US industrial conglomerate General Electric said on Thursday that it would invest $1 billion in cancer research over the next five years.
GE chief executive Jeff Immelt and several venture capital partners launched the initiative, which will be aimed at improving diagnostic techniques for breast cancer, the company said in a statement.
The investment will go toward research and development into technologies and solutions for cancer detection and treatment, beginning with breast cancer, GE said.
GE and its partners also announced a $100 million "global open innovation challenge" to provide grants to researchers who develop promising early-detection techniques.
The contest will focus on triple negative breast cancer, a particularly aggressive kind of breast cancer which is less responsive to standard treatments than other forms of the disease.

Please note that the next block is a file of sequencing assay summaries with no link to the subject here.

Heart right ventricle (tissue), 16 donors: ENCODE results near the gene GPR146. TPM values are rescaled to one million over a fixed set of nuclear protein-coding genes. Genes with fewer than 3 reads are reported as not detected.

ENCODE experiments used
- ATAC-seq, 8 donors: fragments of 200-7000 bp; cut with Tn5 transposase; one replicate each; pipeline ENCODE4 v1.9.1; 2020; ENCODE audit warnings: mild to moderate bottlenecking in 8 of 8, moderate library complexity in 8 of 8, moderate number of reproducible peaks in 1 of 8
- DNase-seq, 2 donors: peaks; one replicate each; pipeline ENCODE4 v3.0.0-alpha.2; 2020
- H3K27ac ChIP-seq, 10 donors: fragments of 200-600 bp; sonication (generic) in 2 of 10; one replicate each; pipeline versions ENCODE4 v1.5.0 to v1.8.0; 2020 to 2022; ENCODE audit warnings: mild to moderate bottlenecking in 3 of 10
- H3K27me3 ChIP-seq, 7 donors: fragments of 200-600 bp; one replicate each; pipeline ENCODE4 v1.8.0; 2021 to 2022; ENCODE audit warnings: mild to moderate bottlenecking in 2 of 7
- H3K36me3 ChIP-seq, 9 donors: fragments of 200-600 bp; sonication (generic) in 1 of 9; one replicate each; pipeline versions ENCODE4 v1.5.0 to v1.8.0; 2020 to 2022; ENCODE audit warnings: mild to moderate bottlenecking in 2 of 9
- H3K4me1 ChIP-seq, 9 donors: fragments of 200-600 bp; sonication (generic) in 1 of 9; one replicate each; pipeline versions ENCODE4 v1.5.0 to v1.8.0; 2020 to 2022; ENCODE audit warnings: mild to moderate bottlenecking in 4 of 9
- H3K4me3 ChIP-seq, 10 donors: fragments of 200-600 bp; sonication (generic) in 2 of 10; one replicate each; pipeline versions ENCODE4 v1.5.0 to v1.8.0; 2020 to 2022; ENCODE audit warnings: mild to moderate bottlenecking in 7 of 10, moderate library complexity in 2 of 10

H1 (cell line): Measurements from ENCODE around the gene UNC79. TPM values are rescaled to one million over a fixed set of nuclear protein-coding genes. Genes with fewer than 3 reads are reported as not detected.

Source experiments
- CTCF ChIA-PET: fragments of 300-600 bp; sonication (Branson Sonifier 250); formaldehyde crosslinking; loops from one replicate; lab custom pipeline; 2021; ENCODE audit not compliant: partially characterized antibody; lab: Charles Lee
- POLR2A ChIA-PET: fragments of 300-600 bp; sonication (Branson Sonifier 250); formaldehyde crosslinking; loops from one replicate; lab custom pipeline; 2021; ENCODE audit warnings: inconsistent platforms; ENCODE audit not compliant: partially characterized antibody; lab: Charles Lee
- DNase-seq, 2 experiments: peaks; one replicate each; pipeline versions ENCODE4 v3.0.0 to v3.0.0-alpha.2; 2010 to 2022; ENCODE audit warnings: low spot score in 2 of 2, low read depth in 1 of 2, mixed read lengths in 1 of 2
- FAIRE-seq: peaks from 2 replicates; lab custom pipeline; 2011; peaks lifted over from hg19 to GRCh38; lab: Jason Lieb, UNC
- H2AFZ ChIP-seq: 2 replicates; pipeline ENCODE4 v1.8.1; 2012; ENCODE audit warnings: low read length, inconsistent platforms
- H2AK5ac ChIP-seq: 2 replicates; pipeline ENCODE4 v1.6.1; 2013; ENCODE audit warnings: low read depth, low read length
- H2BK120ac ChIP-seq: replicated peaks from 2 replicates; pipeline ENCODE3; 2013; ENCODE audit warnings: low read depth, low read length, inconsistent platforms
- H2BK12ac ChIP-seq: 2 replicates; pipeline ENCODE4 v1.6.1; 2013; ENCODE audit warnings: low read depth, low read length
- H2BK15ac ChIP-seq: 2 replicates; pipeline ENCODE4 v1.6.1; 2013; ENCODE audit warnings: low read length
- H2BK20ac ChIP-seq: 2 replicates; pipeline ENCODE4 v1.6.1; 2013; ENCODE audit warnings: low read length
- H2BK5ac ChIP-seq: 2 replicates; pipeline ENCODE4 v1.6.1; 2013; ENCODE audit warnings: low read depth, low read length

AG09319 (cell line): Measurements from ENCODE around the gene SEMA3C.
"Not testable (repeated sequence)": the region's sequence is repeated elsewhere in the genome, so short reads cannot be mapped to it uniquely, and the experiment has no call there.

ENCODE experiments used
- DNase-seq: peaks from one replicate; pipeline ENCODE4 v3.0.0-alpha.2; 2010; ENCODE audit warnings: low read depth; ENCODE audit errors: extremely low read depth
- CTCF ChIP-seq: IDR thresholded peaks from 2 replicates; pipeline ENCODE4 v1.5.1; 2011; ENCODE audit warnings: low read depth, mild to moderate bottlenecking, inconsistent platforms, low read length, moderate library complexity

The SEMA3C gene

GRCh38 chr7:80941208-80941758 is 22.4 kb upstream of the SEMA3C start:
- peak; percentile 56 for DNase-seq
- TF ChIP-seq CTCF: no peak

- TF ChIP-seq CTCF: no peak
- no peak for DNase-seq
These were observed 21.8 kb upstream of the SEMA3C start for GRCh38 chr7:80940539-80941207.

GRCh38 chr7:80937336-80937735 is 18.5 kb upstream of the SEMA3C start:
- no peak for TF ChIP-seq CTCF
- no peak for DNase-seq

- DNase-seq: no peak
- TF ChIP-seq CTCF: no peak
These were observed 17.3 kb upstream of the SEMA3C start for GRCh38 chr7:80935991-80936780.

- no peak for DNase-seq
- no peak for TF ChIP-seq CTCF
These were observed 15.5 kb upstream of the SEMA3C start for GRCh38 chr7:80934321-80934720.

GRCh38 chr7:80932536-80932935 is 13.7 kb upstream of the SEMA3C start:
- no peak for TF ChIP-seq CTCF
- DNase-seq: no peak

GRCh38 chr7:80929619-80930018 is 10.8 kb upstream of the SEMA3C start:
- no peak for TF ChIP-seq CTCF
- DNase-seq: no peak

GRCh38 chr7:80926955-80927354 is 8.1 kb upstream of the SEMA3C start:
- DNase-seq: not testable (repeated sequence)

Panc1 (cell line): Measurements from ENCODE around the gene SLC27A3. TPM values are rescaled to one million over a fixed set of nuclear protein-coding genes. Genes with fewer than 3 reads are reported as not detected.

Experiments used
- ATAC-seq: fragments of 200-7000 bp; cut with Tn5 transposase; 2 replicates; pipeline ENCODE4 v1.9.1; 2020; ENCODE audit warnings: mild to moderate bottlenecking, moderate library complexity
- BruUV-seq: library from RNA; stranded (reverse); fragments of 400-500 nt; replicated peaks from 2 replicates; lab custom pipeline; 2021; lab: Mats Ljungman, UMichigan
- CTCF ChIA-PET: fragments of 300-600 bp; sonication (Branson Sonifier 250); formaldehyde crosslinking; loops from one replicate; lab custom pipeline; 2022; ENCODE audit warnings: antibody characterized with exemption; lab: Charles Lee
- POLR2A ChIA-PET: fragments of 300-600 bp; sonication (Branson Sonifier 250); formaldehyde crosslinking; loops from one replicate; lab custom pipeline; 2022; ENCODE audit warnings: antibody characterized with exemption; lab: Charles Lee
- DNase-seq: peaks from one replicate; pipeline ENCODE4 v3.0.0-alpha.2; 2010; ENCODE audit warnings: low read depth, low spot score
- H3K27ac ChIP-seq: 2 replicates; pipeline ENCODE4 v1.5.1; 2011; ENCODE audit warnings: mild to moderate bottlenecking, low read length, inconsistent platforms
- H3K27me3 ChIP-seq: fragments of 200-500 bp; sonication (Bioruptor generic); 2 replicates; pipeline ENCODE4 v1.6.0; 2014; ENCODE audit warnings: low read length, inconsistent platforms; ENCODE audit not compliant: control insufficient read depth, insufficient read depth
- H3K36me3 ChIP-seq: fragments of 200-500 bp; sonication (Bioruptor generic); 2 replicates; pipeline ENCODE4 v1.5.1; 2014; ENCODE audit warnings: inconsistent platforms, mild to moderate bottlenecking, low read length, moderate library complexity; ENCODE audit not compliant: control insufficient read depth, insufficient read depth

The winners will be announced in the first quarter of 2012 after selection by a jury that includes top cancer scientists as well as representatives of GE and its financial partners, the company said.
"We envision a day when cancer is no longer a deadly disease," Immelt said in the statement.
"When you add our cutting edge cancer detection technologies to the innovative ideas of our new partners, it's a powerful formula for tackling cancer and helping doctors and researchers improve care."
GE's partners in the initiative include top venture-capital firm Kleiner Perkins Caufield & Byers as well as Venrock, Mohr Davidow and MPM Capital.